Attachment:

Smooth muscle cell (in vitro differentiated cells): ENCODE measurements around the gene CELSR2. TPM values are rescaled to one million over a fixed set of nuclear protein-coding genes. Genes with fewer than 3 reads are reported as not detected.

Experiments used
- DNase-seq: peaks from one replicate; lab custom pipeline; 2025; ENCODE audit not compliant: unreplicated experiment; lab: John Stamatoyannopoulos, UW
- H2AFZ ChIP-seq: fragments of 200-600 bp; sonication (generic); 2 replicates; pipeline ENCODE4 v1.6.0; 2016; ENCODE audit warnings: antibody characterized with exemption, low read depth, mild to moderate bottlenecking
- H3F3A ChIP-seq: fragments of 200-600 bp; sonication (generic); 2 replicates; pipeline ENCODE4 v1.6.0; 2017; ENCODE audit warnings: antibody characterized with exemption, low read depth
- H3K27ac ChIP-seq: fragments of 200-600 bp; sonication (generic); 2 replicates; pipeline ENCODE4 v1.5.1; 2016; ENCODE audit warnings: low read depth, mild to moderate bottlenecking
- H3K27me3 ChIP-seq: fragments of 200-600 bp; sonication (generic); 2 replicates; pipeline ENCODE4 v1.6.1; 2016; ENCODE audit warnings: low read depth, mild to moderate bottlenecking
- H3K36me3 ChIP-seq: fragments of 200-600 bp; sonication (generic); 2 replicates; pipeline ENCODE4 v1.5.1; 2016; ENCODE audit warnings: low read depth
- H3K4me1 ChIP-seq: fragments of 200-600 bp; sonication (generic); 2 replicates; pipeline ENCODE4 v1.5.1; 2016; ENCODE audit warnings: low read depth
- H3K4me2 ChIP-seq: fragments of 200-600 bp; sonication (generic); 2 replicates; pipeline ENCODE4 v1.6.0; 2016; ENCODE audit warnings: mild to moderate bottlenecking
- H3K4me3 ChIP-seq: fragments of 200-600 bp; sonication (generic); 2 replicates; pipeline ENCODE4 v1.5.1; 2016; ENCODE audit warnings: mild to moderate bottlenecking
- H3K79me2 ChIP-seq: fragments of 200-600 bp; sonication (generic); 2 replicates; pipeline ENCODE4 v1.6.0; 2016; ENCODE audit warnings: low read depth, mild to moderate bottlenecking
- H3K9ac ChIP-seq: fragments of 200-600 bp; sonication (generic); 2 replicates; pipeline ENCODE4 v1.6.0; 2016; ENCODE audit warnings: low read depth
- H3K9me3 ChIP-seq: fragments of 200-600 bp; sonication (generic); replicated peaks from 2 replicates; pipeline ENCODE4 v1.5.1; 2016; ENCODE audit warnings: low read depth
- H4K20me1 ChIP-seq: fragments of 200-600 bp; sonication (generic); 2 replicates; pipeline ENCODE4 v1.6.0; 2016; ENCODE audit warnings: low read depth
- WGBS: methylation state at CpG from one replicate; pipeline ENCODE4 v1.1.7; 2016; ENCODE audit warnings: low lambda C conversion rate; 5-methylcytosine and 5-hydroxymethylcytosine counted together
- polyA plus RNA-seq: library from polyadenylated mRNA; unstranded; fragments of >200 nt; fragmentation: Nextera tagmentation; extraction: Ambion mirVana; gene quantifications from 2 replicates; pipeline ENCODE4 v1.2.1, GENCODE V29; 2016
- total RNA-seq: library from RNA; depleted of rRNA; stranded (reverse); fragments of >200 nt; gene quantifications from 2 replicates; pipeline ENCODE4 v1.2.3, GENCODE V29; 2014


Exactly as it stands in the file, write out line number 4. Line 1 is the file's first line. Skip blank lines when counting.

- H2AFZ ChIP-seq: fragments of 200-600 bp; sonication (generic); 2 replicates; pipeline ENCODE4 v1.6.0; 2016; ENCODE audit warnings: antibody characterized with exemption, low read depth, mild to moderate bottlenecking